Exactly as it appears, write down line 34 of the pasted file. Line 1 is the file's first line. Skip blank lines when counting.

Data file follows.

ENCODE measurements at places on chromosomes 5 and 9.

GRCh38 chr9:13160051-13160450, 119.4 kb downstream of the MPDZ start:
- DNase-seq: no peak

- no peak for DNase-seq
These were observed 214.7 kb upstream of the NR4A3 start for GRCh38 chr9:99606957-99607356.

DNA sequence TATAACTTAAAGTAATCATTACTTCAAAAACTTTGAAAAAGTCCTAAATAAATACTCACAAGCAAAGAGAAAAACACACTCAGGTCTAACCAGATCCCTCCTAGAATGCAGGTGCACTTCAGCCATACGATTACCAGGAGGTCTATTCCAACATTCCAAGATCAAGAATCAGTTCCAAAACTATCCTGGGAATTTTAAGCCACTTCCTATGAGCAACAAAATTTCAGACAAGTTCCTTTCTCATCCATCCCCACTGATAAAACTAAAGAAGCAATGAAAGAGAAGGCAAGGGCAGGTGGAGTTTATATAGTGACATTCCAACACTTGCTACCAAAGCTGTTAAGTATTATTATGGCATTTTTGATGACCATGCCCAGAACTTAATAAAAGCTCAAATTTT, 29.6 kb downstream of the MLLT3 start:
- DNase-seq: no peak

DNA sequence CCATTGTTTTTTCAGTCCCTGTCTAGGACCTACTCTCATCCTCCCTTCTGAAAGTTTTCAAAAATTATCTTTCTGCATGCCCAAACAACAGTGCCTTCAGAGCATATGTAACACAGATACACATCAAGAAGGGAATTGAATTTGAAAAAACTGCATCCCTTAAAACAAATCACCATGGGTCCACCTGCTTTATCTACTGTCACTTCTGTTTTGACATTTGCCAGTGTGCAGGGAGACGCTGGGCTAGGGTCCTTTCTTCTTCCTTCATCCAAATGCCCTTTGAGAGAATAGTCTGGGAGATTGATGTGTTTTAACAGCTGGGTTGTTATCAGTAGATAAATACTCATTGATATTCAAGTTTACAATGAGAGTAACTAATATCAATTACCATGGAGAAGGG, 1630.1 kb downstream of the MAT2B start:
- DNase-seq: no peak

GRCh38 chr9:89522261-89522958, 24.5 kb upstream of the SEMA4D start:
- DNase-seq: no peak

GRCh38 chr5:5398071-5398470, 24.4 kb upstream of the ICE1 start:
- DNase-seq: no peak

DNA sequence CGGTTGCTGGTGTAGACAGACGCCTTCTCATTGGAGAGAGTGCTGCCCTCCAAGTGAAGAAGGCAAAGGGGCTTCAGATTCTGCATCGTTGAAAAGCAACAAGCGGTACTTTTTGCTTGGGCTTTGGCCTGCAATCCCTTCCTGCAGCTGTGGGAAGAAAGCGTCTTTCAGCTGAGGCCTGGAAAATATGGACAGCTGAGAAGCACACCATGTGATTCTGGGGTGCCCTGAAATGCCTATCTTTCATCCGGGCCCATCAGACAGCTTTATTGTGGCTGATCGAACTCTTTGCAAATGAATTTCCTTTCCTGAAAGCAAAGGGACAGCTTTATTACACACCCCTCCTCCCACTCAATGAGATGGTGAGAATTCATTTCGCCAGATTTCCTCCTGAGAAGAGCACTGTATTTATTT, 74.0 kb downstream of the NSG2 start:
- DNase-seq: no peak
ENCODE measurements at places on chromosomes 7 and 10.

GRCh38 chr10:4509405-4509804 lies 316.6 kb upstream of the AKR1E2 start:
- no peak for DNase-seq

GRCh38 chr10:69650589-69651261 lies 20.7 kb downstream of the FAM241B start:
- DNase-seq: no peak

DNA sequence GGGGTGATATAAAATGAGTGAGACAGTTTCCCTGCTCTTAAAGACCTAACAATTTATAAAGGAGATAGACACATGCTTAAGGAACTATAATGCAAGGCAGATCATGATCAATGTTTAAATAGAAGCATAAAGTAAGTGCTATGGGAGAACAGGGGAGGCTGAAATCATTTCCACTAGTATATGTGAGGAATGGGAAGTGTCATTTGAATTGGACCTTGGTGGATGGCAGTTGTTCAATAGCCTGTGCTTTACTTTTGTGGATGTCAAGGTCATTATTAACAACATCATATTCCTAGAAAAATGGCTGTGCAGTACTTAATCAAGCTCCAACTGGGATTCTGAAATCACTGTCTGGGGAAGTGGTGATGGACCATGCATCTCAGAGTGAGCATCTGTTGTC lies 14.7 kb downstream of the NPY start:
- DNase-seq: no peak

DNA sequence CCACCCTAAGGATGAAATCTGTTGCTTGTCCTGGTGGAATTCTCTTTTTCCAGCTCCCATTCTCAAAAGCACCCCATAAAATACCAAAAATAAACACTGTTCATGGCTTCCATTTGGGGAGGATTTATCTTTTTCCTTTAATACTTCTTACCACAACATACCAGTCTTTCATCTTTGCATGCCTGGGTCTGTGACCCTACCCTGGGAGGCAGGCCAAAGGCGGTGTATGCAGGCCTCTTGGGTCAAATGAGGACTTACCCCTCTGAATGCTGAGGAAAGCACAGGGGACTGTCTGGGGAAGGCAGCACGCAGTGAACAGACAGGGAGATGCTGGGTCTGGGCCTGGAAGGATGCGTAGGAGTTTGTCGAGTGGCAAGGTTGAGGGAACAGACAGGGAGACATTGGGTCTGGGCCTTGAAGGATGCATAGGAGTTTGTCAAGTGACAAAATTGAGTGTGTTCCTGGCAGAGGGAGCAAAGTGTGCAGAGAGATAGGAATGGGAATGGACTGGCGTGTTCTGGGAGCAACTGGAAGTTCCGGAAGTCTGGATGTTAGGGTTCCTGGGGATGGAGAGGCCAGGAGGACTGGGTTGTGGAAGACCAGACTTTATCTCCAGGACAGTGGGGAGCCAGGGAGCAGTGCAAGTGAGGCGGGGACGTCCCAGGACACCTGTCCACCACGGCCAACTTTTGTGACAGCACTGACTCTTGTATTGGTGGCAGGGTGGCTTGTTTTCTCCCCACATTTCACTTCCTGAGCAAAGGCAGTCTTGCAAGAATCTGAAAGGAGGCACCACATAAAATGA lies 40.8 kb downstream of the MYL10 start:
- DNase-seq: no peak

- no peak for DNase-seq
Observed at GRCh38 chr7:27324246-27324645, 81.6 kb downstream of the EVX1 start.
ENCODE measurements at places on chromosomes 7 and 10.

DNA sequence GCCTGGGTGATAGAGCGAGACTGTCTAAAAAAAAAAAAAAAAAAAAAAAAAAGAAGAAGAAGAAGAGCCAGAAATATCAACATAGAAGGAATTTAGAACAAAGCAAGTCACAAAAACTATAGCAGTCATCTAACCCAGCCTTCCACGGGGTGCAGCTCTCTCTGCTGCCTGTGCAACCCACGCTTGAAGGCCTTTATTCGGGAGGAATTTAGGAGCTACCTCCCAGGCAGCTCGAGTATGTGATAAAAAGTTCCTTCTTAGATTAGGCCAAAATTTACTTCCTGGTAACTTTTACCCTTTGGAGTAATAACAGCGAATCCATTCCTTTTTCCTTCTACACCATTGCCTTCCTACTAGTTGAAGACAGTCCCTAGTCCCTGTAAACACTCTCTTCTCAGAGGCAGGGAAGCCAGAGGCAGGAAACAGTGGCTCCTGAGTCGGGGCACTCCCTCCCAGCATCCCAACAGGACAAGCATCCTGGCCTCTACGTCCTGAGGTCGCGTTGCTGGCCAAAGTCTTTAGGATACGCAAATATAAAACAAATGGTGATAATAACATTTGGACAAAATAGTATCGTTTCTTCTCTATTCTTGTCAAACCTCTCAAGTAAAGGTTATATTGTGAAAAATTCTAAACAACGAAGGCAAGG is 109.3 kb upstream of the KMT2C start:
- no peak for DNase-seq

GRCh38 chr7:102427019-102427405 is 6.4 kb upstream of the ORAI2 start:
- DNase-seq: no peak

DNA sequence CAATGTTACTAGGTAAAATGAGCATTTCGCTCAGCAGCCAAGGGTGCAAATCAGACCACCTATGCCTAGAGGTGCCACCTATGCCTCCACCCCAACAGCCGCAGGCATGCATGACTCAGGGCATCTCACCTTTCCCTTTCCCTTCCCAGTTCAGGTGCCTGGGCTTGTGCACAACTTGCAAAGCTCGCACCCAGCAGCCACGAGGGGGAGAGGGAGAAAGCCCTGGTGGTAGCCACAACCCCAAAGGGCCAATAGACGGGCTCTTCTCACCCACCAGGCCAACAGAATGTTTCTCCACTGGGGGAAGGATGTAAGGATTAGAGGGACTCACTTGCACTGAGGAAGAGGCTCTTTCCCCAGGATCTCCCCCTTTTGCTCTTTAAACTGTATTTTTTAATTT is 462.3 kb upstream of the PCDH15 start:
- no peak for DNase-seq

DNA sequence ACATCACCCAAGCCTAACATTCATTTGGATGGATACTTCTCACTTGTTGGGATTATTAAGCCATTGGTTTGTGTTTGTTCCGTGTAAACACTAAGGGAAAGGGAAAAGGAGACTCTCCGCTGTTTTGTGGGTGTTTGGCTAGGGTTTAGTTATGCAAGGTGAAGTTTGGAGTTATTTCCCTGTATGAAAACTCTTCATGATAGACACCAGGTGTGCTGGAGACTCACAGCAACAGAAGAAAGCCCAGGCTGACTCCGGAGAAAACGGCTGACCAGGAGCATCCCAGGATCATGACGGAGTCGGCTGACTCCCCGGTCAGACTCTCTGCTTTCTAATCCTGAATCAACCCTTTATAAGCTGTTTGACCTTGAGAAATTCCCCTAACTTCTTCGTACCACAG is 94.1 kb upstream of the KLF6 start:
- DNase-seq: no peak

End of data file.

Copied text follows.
DNA sequence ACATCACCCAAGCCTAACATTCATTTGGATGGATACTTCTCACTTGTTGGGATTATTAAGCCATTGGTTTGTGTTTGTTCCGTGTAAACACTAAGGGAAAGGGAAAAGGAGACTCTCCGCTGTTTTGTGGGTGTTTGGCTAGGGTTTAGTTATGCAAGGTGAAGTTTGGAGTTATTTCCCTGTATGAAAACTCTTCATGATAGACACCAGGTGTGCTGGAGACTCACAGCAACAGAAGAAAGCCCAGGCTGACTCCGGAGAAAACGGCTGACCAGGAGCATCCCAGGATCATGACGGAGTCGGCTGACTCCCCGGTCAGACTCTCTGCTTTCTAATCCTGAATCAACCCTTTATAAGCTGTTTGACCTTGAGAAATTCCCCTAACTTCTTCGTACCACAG is 94.1 kb upstream of the KLF6 start: